• Steph

    Thanks so much. I am bookmarking this for future reference;)

  • Steph

    Thanks so much. I am bookmarking this for future reference;)

  • Debquigley

    Thanks. This was helpful. Is there a way to weave in the loose ends when changing colors when making the squares themselves?

  • Debquigley

    Thanks. This was helpful. Is there a way to weave in the loose ends when changing colors when making the squares themselves?

    • Taryn Lee Williams

      i crochet over the top of the loose ends, i also rub a small amount of flexible fabric glue into loose ends before crocheting over them or weaving them in, one that doesn’t go hard when it dries, so they don’t pop back out when i wash it

      • Wendy Hampton

         Oh what a genius!  I never thought of trying something like that, Taryn! Thanks for sharing!
        Wendy H

  • Susan

    Is there any way we can see the back. Does the tread show up there?

    • Jess Hicks

       I didn’t take photos of the back, but it looks the same. The seam is completely reversible. :)

  • Sherrie

    thank you, this will be very helpful.

  • Mary L

    Susan asked the question I wanted to know.  Do the stitches show on the back side or are the  hidden there, too?

    • Jess Hicks

       Hi, Mary. The seam is completely invisible and reversible, so it doesn’t show on the back, either.

  • Faith

    That’s a great tip – thanks!

  • Pat Fulton

    Thank you very much for that help. I love the easy to follow instructions, and close up shots. Even I, can do it now.  Very pleased. :>))))))))))

  • NWDigitalMedia

    Still, this is why I stay away from granny squares. Love to do them and have one I completed last Fall, but not put together! I would rather find a way to do an continuious seaming.

  • Linda Kwakman

    Ik zou ze willen doen met de vasten bovenop,hoe pak ik dat aan!

  • Linda L.

    I just tried this and the seam really does seem to disappear both front and back! I can’t thank you enough – now I can get started on the hexagon afghan I’ve been wanting to make. :)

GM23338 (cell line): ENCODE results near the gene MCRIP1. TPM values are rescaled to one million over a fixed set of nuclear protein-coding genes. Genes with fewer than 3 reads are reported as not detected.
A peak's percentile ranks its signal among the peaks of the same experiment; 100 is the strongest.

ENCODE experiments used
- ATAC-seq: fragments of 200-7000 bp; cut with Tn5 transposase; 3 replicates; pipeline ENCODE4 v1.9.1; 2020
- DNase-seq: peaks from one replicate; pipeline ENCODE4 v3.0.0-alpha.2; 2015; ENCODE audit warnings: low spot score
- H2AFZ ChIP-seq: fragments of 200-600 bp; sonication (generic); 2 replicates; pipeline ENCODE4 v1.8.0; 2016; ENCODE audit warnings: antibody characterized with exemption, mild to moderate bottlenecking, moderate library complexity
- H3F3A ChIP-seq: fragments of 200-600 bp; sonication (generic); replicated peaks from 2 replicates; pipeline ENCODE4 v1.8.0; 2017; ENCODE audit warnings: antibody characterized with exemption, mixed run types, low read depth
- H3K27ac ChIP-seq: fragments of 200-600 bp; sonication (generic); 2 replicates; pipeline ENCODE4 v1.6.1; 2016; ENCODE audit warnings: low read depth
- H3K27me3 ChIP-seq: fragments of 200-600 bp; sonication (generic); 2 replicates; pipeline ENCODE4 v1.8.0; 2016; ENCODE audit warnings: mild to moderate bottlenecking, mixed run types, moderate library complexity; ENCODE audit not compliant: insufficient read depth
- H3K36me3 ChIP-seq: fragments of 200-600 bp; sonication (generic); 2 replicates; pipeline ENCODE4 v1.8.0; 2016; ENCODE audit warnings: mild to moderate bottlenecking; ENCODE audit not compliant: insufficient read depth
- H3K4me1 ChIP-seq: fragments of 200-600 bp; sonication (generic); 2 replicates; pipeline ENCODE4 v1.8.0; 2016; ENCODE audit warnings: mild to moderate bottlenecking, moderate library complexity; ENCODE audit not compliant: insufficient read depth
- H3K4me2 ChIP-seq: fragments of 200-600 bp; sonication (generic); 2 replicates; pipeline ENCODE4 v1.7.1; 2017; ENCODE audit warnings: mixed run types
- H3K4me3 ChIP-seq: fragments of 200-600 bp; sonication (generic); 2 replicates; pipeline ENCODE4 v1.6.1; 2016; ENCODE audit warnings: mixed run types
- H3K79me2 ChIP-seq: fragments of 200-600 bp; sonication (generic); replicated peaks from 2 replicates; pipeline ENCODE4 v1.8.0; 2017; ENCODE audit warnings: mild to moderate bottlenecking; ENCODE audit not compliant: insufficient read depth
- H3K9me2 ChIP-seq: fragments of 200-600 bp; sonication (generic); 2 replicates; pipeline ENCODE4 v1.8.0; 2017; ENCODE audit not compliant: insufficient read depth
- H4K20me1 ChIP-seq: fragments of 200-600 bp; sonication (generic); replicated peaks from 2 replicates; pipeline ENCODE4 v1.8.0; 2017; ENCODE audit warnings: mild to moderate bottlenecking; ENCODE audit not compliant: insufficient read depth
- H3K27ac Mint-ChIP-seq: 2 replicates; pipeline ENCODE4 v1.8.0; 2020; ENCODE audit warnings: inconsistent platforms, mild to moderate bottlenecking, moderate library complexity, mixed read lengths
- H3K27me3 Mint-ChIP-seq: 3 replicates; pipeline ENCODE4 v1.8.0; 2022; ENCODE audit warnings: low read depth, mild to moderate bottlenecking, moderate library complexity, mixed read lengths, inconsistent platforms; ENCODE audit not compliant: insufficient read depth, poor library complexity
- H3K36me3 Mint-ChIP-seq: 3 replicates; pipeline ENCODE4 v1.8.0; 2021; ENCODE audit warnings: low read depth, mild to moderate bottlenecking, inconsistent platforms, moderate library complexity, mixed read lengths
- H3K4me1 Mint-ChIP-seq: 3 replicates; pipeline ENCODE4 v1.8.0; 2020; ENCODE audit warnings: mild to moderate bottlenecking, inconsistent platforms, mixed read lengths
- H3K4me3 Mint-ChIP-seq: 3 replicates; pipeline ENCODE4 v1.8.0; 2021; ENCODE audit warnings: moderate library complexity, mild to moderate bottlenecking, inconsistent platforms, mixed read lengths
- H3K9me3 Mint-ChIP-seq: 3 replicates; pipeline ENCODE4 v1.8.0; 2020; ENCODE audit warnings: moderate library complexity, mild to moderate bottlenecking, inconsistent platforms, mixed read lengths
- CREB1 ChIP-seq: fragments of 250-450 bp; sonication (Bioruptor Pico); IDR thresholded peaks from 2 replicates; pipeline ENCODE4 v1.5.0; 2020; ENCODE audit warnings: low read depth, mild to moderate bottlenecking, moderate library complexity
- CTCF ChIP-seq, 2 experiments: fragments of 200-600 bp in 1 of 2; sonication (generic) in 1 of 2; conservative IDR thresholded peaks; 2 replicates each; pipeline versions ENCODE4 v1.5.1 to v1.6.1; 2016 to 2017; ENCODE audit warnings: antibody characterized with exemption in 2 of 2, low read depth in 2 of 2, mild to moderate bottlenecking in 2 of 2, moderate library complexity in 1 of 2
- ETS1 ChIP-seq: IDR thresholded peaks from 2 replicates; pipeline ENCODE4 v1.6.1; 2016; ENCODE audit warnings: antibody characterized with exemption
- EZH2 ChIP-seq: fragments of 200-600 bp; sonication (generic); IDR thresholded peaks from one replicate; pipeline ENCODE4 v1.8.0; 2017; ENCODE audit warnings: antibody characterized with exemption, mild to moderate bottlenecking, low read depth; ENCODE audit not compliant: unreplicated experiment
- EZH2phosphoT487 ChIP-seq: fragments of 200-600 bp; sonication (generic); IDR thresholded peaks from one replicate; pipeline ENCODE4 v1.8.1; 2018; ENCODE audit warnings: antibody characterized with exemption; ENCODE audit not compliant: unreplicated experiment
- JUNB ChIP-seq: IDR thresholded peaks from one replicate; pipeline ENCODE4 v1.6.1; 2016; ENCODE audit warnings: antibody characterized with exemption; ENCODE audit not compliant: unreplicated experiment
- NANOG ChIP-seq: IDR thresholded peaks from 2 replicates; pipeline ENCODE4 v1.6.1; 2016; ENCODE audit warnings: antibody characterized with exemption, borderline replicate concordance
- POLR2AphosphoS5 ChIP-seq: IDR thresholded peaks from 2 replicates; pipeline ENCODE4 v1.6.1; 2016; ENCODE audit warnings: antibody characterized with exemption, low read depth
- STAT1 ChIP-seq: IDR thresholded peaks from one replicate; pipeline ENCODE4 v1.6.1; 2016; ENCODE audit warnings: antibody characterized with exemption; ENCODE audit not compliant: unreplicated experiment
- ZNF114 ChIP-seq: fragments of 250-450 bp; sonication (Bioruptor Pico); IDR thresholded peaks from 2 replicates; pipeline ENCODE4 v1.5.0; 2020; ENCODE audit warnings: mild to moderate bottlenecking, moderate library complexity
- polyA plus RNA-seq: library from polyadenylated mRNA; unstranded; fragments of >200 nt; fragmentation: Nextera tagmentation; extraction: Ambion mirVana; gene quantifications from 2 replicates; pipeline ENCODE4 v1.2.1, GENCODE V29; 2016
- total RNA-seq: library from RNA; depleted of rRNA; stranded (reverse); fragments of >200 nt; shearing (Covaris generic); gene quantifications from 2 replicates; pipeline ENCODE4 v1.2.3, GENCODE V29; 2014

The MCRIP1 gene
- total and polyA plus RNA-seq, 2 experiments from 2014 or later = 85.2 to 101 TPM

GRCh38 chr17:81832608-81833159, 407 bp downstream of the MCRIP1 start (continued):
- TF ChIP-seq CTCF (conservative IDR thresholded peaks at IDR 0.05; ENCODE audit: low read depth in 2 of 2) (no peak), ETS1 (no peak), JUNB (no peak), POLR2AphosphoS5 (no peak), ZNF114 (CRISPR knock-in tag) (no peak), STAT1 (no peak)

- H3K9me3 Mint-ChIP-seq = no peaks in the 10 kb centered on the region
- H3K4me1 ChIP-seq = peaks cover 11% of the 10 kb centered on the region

• Jenie48

    It makes me want to try one! Thanks for the tip.

  • Miniechat

    Bravo, I have avoided Granny Squares because of the ugly joining.  This is lovely.  

  • Katia Angelotti

    Perfeito, adorei!!

  • Stephanie Krebs

    I needed to see this post yesterday morning before I put together a granny square blanket.  The blanket is still cute but this would have made me so much happier.

  • Kd7qyy

    Thanks for the instructions.  I have a Granny Square afghan that my mother made.  She could never join the squares to her satisfaction because she didn’t like the seams showing.  Now I can put this together and enjoy her fine stitching.
    Thanks again!!!

  • Cdecina

    Thanks!!! this is a big help. 

  • Christine Long Derks

    That is GORGEOUS!  Thanks for sharing!  I’ve used mattress stitch in knitting and never thought of using it for joining granny squares!!

  • Wpike

    I have never like to sew pieces together, so I always tried to make something that didn’t need sewing.

  • Krista Ruskin

    Is there any tricks to joining the corners neatly? That’s where I struggle.

    • Jess Hicks

       I mostly join mine in long rows. I recommend pinning together the corners of your squares (use a safety pin, stitch marker, bobby pin — whatever’s handy!) so that they match up perfectly for seaming.

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  • Anna Gabriella

    Thank you for the tutorial, a mystery is solved now. 
    Köszönöm a leírást, egy rejtélyt oldottatok meg. 
    Greetings from Hungary, Europe

  • Jrzehr

    After you sew all the squares together how do you get the blanket to stay together? If you are just weaving ends in, wouldn’t they just come back out? My first blanket was a granny square and I crocheted the squares together, while they stayed together a few of the individual squares came apart. Help?